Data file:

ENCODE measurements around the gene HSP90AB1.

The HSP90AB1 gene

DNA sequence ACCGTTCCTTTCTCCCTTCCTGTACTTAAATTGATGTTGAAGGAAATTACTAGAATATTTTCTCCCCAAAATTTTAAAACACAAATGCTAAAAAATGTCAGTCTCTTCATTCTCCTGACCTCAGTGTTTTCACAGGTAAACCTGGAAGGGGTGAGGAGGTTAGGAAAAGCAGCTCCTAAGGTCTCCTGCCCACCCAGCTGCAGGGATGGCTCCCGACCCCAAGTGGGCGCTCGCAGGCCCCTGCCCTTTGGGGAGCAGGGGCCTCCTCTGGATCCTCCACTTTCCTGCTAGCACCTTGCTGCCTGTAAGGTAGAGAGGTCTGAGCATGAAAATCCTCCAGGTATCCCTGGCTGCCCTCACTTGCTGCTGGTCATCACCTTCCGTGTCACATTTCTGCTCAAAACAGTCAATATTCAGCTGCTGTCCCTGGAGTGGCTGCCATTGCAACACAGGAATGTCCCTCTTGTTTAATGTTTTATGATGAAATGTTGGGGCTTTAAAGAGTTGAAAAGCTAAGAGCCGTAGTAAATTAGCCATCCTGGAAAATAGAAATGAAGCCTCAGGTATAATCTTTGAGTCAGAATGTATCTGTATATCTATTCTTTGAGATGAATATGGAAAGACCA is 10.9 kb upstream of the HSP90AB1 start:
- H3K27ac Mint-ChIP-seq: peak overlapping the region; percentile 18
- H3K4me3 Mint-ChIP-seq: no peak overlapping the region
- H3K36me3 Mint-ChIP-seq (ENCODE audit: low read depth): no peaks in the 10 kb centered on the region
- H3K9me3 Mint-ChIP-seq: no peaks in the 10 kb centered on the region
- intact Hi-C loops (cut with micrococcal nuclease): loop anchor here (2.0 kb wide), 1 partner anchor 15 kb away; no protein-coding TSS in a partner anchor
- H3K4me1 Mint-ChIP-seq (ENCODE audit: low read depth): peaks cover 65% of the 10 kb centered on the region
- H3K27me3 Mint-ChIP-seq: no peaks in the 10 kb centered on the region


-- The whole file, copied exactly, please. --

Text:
ENCODE measurements around the gene HSP90AB1.

The HSP90AB1 gene

DNA sequence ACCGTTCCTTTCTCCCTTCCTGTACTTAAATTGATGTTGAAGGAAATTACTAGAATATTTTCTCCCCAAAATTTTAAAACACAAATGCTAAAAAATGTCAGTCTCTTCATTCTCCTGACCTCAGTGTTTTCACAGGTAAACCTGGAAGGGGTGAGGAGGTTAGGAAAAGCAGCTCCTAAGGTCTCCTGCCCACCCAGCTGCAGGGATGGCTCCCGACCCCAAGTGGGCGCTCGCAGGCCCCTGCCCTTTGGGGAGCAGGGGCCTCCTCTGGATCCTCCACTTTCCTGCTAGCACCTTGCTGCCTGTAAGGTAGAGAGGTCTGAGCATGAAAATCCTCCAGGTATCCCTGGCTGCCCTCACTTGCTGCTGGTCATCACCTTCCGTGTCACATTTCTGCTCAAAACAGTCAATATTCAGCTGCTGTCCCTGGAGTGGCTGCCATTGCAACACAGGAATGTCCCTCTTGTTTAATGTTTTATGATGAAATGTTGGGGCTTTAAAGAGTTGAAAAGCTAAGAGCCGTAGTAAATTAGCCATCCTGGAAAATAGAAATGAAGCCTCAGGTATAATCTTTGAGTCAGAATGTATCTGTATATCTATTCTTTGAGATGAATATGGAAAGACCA is 10.9 kb upstream of the HSP90AB1 start:
- H3K27ac Mint-ChIP-seq: peak overlapping the region; percentile 18
- H3K4me3 Mint-ChIP-seq: no peak overlapping the region
- H3K36me3 Mint-ChIP-seq (ENCODE audit: low read depth): no peaks in the 10 kb centered on the region
- H3K9me3 Mint-ChIP-seq: no peaks in the 10 kb centered on the region
- intact Hi-C loops (cut with micrococcal nuclease): loop anchor here (2.0 kb wide), 1 partner anchor 15 kb away; no protein-coding TSS in a partner anchor
- H3K4me1 Mint-ChIP-seq (ENCODE audit: low read depth): peaks cover 65% of the 10 kb centered on the region
- H3K27me3 Mint-ChIP-seq: no peaks in the 10 kb centered on the region